Directed by: Joe Wright
Starring: Saoirse Ronan, Eric Bana, Cate Blanchett
Everyone’s a fan of a good ol’ fashioned revenge thriller, even if the formula itself has been far from undiscernable for as far back as we can recall. Joe Wright’s latest effort Hanna fits the mold almost perfectly, and while it marks a noticeably bizarre turn for the acclaimed director, it also comes off as a little-more-than sporadically entertaining and refreshingly original actioner with a very likable female protagonist. Call it old school if you will, but when it comes down to it, Hanna is merely a solid film that excels whenever it can until it starts to fumble with a handful of the ideas we’re presented with as Hanna herself unrelentingly carries out her life’s mission.
In case you’re wondering, I’ve used “old school” as a means of describing Hanna‘s penchant for giving us as much information as it feels we deserve, even if what it deems satisfactory isn’t really enough. It’s hard to determine just what the film is going for in terms of narrative structuring, whether the minimalistic approach it eventually adheres to is what we were expecting all along or not. The involvement of certain characters becomes questionable, and although the central storyline itself becomes muddled by the inclusion of rather forgettable details, it’s hard to deny Hanna‘s appeal from a mostly technical and even mindless standpoint.
Aided wonderfully by a pulse-pounding score from the Chemical Brothers, Hanna‘s action sequences and the panache with which they’re presented are where Wright and the gang shine the brightest. Putting aside the notion of watching Hanna perpetually run toward and away from her destination of choice, her and father Erik’s combat expertise is a marvel to behold and partially overcomes the literal extremes to which the script goes to illustrate Hanna’s maturation as a young girl struggling to break from her previously sheltered existence. Again, the inclusion of several individuals becomes laughable given the semi-serious nature of Hanna’s existence and search for truth, but when it comes down it, it’s easy to see that a stereotypically German club owner/hitman and his skinhead lackies are present strictly for entertainment purposes.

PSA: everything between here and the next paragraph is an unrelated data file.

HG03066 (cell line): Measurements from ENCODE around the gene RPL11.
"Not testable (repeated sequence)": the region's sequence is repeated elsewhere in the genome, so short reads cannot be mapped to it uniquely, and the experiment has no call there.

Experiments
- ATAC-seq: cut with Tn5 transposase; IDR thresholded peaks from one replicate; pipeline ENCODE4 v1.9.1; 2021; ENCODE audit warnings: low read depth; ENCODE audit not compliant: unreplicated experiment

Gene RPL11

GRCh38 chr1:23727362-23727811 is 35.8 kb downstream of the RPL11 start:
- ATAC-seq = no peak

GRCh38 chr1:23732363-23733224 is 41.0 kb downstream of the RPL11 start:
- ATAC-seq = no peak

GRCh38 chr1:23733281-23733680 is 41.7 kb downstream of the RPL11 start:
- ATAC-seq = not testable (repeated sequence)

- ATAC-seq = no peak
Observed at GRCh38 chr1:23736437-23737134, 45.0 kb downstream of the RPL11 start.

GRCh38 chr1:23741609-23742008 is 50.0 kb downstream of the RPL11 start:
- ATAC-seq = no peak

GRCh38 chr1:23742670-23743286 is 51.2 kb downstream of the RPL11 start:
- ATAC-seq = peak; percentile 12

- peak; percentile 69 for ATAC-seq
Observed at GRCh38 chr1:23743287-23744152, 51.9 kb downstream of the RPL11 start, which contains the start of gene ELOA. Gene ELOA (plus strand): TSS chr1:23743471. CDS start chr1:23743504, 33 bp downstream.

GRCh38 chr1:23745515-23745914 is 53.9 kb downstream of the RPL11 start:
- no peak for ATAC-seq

Saoirse Ronan admirably handles the ins and outs of her character as always, adapting well physically and, above all, emotionally to the many trials and tribulations the already fragile young assassin must endure during such a perilous state of affairs. With ample chemistry present between her and just about everyone she stumbles across along the way, Ronan rests easily among a growing clique of young talents that show as much promise as any of today’s more seasoned veterans, onscreen father and mentor Bana included. Bana himself is adequate, yet Cate Blanchett fails to truly deliver as a convincing villain in spite of her favorable track record and expertise in portraying just about any character with relative ease. If anything, Tom Hollander as the aforementioned hired help is a thousand times more sinister regardless of his physical state, which is a shame, but true nonetheless.
As a whole, Joe Wright’s Hanna exhibits enough interesting qualities to establish itself as an ambiguously minimalistic if kinetic and appropriately tense action-thriller. Even though its structural integrity falters due in part to the narrative’s muddled intentions, Hanna‘s action and suspense-oriented moments help put it back on the right track in revealing just what our young heroine is fighting for. Ronan shines as bright as ever as the female lead, and thanks to a fantastic musical score, unique visual style and even an effective, subtle sense of humor, Joe Wright’s latest is both clever and an above average entry into the revenge thriller genre.